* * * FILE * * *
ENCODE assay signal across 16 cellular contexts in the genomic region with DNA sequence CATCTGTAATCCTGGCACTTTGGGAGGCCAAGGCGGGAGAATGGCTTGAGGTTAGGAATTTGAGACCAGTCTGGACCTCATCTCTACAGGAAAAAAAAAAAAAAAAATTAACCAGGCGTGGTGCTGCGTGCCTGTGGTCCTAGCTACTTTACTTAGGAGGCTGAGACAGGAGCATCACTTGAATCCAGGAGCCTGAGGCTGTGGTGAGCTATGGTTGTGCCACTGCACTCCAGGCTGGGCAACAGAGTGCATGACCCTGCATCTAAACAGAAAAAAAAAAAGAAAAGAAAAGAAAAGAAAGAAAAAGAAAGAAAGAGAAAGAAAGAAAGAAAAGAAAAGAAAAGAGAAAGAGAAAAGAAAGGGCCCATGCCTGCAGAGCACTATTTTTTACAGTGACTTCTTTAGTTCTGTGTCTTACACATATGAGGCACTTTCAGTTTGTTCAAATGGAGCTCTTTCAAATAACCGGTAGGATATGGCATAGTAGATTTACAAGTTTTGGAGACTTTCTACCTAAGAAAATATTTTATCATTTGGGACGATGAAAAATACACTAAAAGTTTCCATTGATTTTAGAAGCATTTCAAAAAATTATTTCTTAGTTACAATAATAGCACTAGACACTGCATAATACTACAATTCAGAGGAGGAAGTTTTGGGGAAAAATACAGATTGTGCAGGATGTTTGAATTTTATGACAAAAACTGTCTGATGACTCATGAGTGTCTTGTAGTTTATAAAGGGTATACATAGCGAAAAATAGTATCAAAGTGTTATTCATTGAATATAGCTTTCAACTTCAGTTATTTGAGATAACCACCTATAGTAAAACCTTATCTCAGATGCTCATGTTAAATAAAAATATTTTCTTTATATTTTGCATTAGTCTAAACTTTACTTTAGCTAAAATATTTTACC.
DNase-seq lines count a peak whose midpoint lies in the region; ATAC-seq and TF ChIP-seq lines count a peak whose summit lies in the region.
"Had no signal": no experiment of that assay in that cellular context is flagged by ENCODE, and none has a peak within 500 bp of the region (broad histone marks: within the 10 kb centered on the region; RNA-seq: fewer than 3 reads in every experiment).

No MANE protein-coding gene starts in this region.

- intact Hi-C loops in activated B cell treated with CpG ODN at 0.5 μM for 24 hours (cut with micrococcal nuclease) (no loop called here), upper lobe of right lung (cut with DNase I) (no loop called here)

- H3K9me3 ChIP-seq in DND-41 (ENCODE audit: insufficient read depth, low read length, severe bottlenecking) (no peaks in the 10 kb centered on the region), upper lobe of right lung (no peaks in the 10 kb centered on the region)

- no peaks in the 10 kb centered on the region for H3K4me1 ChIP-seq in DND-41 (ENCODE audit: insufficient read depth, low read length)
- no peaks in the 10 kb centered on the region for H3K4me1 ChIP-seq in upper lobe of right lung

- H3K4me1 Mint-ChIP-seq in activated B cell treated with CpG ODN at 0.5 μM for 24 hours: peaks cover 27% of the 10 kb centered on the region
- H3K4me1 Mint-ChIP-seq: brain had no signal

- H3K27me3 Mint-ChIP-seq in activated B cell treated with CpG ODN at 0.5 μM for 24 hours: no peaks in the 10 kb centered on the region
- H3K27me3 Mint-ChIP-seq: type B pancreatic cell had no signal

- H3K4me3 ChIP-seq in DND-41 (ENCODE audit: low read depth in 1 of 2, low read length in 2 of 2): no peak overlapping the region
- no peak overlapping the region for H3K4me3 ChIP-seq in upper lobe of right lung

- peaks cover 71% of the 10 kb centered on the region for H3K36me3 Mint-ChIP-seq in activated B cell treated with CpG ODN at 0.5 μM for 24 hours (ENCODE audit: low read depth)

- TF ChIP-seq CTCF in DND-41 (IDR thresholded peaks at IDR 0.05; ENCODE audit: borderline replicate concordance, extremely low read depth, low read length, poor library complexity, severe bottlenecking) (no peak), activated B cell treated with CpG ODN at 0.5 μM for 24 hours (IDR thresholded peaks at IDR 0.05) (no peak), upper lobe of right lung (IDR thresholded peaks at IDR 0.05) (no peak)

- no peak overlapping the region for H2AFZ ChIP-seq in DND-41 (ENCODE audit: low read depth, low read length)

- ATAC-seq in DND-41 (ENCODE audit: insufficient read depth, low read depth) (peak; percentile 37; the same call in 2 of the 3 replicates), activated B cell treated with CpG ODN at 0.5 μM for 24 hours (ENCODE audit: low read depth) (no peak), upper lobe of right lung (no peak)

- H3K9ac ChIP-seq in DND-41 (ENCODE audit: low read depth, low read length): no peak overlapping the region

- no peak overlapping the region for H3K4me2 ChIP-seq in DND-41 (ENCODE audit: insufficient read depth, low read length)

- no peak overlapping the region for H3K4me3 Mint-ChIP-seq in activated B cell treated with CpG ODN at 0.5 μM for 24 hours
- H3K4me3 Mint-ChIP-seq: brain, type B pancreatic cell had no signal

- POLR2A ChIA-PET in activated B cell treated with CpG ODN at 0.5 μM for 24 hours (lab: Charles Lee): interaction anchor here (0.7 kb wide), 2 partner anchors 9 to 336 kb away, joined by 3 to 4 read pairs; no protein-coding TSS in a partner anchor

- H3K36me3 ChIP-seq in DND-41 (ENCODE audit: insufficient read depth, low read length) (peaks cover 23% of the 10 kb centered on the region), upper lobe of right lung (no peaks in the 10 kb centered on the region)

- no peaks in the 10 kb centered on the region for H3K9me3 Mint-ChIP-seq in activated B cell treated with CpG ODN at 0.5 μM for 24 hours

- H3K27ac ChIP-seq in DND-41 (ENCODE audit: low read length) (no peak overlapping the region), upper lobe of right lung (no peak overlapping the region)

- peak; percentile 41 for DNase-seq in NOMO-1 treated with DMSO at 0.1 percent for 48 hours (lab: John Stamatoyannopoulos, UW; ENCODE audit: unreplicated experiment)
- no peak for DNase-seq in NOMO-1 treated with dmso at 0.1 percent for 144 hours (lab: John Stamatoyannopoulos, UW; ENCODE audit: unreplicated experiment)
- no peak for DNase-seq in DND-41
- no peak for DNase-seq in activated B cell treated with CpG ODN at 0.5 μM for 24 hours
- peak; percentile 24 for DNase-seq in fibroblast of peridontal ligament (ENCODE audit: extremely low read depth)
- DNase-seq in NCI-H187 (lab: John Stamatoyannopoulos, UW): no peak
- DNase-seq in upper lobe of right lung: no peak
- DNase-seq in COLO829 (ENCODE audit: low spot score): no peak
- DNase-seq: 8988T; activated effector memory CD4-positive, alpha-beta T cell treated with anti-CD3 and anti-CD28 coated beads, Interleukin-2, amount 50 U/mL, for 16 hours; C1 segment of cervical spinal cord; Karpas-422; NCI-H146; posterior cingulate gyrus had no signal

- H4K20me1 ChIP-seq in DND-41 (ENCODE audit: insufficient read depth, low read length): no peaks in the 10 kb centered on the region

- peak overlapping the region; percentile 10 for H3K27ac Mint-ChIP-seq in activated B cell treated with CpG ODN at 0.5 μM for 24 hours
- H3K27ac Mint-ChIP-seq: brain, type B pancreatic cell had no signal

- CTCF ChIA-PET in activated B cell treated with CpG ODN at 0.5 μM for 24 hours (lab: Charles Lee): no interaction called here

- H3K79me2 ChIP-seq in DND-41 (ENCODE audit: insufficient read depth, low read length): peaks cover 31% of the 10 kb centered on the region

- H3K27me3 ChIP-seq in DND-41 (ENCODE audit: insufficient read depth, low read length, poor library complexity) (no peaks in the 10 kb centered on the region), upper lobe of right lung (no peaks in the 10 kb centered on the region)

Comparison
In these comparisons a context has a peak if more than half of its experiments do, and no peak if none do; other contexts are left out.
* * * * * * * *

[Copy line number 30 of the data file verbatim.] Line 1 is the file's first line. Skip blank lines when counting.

- no peak for DNase-seq in activated B cell treated with CpG ODN at 0.5 μM for 24 hours